Application to persons

EEA applies to all employees and employers in its Chapter 2 prohibition of unfair discrimination.  However, affirmative action obligations of EEA Chapter 3 apply only to designated employers and people from designated groups.  Members of the National Defence Force, the National Intelligence Agency, or the South African Secret Service are exempt from the EEA in its entirety.

PEPUDA binds the State and all persons. (PEPUDA section 5(1)).  PEPUDA applies to the National Defence Force, the National Intelligence Agency, and the South African Secret Service.

Application in law

The enumerated provisions of the EEA prevail over PEPUDA. 

PEPUDA prevails over any other law other than the Constitution. (Section 5(2)). However, PEPUDA does not apply to the enumerated provisions of EEA.  (PEPUDA section 5(3)).  Thus, any area in which EEA does not explicitly provide or circumscribes a right, obligation, practice or policy, PEPUDA will apply.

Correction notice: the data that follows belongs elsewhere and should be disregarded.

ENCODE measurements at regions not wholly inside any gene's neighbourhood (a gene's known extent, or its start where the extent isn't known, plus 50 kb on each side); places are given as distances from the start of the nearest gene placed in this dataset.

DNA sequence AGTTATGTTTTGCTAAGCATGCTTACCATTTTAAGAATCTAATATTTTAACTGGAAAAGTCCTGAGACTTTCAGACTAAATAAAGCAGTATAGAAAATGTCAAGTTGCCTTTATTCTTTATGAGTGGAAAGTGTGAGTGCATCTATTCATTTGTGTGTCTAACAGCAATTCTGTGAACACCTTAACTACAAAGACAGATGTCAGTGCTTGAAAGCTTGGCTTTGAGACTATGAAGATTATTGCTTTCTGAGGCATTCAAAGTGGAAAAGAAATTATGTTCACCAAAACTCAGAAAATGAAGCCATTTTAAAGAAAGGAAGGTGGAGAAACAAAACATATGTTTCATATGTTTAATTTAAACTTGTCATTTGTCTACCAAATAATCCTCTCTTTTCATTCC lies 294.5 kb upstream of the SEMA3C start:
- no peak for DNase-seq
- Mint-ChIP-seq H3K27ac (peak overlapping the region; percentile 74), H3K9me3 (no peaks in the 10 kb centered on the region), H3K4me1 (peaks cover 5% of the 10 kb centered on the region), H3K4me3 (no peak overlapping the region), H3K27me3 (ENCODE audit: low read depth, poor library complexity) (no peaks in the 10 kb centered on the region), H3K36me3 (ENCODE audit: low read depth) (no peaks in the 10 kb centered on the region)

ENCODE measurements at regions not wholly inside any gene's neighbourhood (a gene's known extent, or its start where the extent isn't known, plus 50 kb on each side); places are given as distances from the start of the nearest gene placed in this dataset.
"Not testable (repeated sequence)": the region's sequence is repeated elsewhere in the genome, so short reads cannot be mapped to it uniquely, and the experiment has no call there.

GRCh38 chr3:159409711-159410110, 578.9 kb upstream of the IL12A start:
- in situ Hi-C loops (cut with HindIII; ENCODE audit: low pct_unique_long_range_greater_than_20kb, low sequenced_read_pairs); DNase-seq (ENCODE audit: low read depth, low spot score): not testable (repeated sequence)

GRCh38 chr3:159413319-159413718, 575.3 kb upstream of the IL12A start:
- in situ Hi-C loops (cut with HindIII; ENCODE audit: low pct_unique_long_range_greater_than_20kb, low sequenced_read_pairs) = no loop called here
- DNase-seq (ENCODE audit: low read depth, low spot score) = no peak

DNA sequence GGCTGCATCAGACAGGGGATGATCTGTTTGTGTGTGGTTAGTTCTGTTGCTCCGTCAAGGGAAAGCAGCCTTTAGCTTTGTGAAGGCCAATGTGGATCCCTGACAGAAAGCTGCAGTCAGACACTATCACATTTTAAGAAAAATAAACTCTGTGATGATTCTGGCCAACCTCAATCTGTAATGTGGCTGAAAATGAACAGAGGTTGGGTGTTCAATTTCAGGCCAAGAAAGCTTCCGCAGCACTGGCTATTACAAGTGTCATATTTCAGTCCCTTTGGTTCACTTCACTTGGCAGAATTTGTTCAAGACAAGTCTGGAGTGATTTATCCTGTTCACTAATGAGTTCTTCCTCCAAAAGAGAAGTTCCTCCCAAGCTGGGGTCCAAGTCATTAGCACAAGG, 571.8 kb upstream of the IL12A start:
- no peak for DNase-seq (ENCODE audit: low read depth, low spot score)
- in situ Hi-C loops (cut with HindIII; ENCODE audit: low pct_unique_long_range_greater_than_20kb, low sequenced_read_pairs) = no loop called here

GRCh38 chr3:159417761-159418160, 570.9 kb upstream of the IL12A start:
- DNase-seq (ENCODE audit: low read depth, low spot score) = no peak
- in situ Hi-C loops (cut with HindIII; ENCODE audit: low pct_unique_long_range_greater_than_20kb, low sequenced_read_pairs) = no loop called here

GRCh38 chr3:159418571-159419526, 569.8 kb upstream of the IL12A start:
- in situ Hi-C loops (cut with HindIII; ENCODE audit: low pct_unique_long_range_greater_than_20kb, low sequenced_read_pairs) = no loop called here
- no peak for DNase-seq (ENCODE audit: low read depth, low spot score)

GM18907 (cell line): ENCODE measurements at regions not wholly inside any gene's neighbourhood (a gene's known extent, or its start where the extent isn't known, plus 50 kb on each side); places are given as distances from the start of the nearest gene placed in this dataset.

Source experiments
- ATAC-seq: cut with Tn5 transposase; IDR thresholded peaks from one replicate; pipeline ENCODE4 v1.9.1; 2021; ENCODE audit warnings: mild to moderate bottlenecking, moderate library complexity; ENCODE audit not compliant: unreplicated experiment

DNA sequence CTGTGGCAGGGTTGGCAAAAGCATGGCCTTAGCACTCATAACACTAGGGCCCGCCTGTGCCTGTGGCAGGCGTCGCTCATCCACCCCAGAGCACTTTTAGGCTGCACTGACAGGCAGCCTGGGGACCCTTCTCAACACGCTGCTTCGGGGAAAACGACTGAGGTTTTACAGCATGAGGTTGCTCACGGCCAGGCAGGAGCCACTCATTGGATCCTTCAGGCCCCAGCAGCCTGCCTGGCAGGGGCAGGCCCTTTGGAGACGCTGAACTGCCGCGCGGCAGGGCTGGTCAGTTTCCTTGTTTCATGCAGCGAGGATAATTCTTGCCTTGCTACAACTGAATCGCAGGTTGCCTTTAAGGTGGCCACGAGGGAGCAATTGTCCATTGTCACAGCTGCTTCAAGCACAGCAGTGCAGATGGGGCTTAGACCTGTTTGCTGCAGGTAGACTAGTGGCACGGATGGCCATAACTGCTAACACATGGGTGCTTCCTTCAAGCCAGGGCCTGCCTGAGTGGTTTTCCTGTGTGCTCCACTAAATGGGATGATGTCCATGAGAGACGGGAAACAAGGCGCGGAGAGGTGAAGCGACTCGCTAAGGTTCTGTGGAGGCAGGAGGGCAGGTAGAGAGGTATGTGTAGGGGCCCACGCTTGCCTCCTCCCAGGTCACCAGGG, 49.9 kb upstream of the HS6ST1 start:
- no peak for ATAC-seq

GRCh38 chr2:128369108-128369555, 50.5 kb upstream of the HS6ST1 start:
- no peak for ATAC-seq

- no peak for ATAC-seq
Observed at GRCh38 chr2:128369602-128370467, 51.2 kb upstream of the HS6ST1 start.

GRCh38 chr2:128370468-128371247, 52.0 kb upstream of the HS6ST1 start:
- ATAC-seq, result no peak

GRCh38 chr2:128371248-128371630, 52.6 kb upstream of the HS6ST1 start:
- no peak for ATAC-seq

Unfair Discrimination Provisions

“Every employer must take steps to promote equal opportunity in the workplace by eliminating unfair discrimination in any employment policy or practice.” (EEA section 5)

“No person may unfairly discriminate, directly or indirectly, against any employee, in an employment policy or practice, on one or more grounds, including race, gender, sex, pregnancy, marital status, family responsibility, ethnic or social origin, colour, sexual orientation, age, disability, religion, HIV status, conscience, belief, political opinion, culture, language and birth.” (EEA section 6).

·               The limitation of this provision to “employment policy or practice” may be construed to mean that there employee to employee discrimination because employment policy or practice connotes implementation or origination from an employer.

·               Though the use of the term “including” implies that unfair discrimination is not limited to the grounds listed in this subsection, there is no criteria mentioned for determining unfair discrimination in employment policies or practices for grounds not listed here.

“Neither the State nor any person may unfairly discriminate against any person.”  (PEPDUA section 6)

  • The prohibition is all encompassing of unfair discrimination.  Although the prohibited grounds, especially those of race, gender and disability, are highlighted as grounds for which any discrimination is presumed to be unfair, there are guidelines to determine unfair discrimination for grounds not listed.